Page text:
Framing Effect – how options are presented

Framing Effect – how options are presented
Framing effect is an example of cognitive bias, in which people react differently to a particular choice depending on whether it is presented as a loss or as a gain. People tend to avoid risk when a positive frame is presented but seek risks when a negative frame is presented.  Gain and loss are defined in the scenario as descriptions of outcomes (e.g. lives lost or saved, disease patients treated and not treated, lives saved and lost during accidents, etc.).

This is basically how you put the options or ask questions to a person or a group of people. You can derive the expected answer by framing the options or questions in such a way that most of them will choose the option or answer that you expect them to choose.

A research shows that a car accident video was shown to two sets of people. The first set was asked to guess the speed of the cars before they went into ‘contact’. The other group was asked to guess the speed of the cars before ‘collision’. Because of the words chosen, the second group guessed the speed of the cars to be a lot more than the speed mentioned by the first group. Also, when asked whether they noticed the smashed glass in the accident scene, the second group told that they found smashed glasses in the scene. But, there were no shattered glasses in the scene at all.

Framing Effect examples
1. Which one is heavier – a pound of sand or a pound of cotton buds? – Surprisingly, few times I have personally seen people instantly say ‘a pound of sand’. Try this out with your friends.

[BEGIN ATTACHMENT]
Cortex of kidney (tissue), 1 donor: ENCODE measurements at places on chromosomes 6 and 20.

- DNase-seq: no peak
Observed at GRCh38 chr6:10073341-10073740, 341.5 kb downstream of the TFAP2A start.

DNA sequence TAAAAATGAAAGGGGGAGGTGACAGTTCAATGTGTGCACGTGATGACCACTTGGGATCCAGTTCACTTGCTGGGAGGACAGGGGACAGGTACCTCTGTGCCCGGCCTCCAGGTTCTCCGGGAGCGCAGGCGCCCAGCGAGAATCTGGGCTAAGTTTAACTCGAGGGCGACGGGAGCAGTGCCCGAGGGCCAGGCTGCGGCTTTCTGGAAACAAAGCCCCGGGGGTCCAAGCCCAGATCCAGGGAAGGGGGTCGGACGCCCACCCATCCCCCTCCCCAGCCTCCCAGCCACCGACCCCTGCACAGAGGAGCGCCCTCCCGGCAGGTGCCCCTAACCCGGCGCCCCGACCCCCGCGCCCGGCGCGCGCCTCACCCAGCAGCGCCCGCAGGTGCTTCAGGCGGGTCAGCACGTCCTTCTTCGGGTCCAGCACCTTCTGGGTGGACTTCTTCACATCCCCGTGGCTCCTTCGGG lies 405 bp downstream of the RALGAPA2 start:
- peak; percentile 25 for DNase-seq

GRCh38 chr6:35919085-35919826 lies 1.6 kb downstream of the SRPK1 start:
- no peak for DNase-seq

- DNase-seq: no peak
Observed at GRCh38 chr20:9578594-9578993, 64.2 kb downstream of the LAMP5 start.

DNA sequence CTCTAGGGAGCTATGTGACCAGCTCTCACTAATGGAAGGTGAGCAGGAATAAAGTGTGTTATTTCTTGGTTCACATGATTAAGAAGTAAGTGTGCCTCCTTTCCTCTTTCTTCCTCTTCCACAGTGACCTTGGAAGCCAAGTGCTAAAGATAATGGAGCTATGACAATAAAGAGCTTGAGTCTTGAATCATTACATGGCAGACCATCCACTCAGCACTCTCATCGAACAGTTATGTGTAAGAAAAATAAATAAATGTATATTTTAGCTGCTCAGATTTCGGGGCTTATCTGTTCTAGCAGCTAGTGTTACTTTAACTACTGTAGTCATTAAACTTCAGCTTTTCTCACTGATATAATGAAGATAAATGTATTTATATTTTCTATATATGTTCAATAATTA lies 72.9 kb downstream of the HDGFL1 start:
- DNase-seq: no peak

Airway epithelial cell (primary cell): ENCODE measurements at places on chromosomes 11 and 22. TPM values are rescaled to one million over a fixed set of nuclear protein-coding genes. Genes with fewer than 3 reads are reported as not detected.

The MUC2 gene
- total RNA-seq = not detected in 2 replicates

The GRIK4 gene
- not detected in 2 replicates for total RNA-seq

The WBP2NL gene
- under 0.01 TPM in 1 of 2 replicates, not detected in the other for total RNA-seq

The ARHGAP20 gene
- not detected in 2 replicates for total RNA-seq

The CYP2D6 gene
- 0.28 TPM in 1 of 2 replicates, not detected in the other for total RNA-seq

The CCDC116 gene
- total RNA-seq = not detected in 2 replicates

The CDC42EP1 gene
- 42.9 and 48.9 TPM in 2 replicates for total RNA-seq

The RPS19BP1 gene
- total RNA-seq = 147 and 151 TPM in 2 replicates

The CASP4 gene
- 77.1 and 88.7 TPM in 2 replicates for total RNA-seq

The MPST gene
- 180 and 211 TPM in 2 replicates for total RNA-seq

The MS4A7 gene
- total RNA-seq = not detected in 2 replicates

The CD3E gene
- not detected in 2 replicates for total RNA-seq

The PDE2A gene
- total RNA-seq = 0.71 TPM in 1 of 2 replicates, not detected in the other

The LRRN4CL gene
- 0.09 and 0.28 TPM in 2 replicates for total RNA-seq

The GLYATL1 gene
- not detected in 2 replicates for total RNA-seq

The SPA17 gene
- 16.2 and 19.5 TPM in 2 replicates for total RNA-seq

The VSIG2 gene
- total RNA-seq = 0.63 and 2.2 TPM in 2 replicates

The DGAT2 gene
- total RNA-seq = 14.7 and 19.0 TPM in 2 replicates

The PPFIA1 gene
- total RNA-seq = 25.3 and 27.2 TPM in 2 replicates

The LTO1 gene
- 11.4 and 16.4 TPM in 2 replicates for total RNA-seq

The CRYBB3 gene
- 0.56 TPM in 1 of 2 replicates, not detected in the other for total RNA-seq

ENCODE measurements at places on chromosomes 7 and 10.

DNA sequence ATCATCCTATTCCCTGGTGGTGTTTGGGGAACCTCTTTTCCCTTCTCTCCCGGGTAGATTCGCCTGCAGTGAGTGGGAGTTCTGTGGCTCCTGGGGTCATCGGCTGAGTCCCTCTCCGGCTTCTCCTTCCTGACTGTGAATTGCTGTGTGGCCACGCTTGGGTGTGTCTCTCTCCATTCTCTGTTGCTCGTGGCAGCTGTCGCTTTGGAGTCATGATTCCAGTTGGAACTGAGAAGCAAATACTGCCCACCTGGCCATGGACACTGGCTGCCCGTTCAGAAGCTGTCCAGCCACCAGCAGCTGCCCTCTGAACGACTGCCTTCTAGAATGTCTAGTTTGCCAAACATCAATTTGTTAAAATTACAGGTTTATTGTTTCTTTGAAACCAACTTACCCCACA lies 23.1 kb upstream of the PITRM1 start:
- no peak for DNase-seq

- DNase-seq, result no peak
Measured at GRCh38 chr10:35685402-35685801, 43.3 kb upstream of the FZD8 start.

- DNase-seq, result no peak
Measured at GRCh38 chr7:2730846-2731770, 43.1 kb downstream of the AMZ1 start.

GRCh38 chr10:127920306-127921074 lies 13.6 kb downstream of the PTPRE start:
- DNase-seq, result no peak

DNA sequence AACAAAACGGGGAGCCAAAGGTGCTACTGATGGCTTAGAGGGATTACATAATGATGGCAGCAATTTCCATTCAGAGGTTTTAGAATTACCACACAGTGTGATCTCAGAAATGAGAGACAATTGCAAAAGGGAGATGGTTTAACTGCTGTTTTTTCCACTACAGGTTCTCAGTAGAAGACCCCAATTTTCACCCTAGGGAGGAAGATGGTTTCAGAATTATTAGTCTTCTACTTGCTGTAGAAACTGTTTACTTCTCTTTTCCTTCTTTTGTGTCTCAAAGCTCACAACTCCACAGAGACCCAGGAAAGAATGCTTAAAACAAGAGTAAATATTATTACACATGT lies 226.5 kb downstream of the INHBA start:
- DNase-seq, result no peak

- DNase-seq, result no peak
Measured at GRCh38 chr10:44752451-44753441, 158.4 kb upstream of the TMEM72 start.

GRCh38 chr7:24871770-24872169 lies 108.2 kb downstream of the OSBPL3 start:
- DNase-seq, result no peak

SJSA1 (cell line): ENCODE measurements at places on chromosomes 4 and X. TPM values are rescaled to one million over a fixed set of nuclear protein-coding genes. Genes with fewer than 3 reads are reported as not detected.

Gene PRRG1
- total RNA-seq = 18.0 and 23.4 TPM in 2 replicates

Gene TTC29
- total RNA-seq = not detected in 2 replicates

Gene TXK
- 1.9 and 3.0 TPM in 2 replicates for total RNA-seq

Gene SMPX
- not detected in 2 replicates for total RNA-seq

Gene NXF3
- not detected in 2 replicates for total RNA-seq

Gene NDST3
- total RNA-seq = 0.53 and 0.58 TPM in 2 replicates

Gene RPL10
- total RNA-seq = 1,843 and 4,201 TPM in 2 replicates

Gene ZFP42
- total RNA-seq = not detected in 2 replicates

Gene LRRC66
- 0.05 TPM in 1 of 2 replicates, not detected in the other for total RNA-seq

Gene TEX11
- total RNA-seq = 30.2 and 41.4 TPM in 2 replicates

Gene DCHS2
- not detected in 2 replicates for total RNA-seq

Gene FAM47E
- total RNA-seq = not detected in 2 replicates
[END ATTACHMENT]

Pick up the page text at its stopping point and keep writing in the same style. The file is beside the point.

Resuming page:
2. Which pack of chips is good for health? – 80% lean or 20% fat? – Looks like most people chose 80% lean, though both packs have same amount of fat.
3. We have watched in movies that in a courtroom scene, procedures do not allow lawyers to “lead” a witness when asking questions, in order to prevent the witness to fall prey to the framing effect.
4. Using the term ‘global warming’ causes a higher impact than the term ‘climate change’
5. Several instances of mis-selling of financial products like insurance policies, Ulips, teaser loans, 0% interest on retail products purchase loans etc.,

Overcoming Framing Effect
1. Properly analyse and calculate all the possibilities before making a decision
2. Like Charlie Munger referred, ‘Invert’, ‘Always Invert’ – Ask questions from all dimensions and even stand on the other side of the table and look at the options
3. If anything is too good to be true, take the cautions side and delay the decision
4. Learn probability and calculate the % of success and failure, before betting anything big.

My experience with Framing Effect
My early day insurance policies were Money Back or Endowment policies. My insurance agent explained all the types of policies his company had on offer, and clearly insisted on me buying these types of policies because I will get ‘the premium + bonus’ back after certain number of years. He also highlighted that I ‘will not get any money from the company’ if I choose the term plans. Neither he explained, nor did I analyse all the aspects of all types of policies.

Net net, he framed the options in such a way that
– option 1 = pay premium, and get it back with bonus at the end of policy term
– option 2 = pay lower premium, and lose all of it at the end of policy term
So, now you know which option I had chosen. 🙂

Of course, after I started learning personal finance and investing, the first few things I did was to surrender all the above types of policies, and chose only one term plan.


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Filed under Behavioural Finance

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